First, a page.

Students, unionists, environmentalists, elected officials, anti-foreclosure activists and retirees joined hands to demand: Jobs not cuts, Work not war!
Last week Chicago joined the rest of the country and the world in action for jobs and justice.
Occupy Detroit started off with a bang as close to 1000 people left the Spirit of Detroit statue and marched down Woodward Ave. to Grand Circus Park where an encampment has begun.
The August earthquake shook loose some stones on the Washington Monument, but 10,000 protesters demanding "Jobs NOW" shook the obelisk again on Oct. 15.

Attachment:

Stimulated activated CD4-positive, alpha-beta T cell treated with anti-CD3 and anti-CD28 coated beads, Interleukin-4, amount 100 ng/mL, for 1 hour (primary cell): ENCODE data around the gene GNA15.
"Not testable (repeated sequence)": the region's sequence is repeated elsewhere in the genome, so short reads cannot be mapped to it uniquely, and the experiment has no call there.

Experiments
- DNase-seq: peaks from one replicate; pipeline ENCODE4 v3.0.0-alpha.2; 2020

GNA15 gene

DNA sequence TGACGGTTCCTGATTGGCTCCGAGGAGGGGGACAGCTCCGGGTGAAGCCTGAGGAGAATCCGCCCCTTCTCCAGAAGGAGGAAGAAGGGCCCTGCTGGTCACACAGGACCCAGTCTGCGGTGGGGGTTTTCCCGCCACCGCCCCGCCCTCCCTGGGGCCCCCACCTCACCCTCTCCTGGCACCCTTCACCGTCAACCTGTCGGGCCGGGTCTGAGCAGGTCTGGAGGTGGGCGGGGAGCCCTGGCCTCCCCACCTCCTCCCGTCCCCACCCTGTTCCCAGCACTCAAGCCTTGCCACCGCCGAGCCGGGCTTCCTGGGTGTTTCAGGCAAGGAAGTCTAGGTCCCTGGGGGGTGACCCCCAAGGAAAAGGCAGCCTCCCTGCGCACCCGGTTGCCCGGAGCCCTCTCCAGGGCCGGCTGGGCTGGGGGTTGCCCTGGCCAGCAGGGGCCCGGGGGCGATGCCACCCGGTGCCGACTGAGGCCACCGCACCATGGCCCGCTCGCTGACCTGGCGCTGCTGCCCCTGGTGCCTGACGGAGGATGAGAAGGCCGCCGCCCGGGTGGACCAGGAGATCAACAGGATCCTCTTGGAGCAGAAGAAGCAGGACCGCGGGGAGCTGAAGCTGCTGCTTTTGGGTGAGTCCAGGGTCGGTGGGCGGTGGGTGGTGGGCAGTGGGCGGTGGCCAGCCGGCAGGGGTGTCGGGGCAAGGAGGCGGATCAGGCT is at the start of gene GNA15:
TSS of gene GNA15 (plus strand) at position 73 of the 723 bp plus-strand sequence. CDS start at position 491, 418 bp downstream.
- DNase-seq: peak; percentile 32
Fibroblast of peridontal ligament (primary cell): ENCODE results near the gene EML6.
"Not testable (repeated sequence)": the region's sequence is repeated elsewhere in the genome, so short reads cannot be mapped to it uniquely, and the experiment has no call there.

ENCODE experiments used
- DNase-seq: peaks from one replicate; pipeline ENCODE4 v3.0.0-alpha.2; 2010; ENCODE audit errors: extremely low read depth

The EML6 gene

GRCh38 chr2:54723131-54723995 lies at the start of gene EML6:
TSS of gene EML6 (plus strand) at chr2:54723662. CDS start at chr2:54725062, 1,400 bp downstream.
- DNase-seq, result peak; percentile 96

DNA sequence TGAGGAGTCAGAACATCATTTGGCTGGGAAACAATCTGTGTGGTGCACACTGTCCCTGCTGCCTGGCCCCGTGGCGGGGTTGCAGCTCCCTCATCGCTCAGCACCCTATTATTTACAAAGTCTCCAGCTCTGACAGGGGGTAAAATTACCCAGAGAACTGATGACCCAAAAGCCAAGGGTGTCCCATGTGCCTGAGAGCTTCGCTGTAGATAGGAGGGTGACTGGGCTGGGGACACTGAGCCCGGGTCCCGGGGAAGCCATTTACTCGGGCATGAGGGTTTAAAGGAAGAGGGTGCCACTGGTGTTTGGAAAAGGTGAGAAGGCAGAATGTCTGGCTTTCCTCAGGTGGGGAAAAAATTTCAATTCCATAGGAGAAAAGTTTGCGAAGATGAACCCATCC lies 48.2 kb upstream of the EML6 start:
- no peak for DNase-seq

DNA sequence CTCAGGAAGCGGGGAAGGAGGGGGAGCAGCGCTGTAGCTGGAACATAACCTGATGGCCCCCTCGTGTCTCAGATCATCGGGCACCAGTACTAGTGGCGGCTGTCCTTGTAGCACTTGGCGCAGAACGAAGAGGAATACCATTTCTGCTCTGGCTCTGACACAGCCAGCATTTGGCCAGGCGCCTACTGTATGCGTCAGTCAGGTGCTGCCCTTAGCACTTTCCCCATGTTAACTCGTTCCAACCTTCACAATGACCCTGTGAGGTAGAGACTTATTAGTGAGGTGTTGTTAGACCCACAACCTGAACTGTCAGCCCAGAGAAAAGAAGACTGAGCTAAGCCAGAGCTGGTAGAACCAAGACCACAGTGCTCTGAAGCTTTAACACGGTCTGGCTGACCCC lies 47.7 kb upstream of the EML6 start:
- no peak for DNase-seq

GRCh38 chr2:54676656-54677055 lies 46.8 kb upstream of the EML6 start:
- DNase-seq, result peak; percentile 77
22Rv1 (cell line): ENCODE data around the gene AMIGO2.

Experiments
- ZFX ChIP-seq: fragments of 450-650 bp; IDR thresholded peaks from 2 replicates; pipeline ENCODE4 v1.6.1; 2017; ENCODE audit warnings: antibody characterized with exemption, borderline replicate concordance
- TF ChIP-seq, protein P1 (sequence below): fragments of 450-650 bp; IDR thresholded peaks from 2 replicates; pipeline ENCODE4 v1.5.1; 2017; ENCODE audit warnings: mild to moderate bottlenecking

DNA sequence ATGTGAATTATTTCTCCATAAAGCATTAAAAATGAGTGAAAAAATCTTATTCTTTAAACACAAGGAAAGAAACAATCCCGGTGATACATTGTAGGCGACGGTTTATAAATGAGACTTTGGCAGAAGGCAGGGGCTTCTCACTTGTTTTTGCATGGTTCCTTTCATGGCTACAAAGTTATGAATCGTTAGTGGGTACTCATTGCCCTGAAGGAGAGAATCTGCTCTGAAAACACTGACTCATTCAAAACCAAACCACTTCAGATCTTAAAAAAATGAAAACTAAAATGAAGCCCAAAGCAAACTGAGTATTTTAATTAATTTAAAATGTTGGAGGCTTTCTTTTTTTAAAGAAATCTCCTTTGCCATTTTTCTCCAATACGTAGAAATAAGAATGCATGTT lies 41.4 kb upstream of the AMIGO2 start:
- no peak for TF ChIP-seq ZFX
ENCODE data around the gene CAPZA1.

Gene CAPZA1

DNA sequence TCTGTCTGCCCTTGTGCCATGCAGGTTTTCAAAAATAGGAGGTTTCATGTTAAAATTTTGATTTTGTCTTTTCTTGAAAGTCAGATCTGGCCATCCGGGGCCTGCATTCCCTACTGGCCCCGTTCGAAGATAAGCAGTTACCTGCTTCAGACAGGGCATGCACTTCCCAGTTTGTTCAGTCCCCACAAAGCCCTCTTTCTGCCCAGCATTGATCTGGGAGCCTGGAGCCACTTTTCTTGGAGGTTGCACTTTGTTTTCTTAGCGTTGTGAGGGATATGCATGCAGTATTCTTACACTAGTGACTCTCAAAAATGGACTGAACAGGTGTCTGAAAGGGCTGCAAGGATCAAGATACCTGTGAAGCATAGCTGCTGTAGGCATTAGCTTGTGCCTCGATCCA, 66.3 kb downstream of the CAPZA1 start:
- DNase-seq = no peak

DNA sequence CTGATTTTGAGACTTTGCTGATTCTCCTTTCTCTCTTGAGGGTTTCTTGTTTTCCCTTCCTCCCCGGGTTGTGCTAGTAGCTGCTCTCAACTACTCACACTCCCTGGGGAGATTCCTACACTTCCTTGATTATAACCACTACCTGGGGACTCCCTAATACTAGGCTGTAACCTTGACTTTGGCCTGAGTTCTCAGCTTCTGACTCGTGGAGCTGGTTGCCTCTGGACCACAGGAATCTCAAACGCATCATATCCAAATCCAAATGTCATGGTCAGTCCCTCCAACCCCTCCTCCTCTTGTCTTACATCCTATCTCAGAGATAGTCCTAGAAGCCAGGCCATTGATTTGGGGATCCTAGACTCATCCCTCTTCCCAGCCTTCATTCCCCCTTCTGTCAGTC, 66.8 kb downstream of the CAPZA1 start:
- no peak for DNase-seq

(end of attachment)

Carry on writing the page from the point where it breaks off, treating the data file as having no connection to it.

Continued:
The recall elections for Wis. state senators this summer may end up looking like small potatoes when compared to the massive campaign to recall Republican Gov. Scott Walker some time next spring.
Jobless workers took a day off from pounding the pavements to come to D.C. on Oct. 11 to lobby lawmakers for President Obama's American Jobs Act. It didn't work.
Downtown San Jose rang with activists' chants and the honking horns of supportive motorists Oct. 9, as a labor-community coalition rallied in support of Occupy San Jose.
Arizona Democratic Rep. Raul Grijalva rejected those who say the "Rebuild the Dream" movement is an "answer to the tea party."
Hundreds of marchers surged through this city's financial district Sept. 29, demanding that the nation's banking giants stop home foreclosures and other practices that gouge ordinary people.
Sometimes the mainstream media just doesn't get it.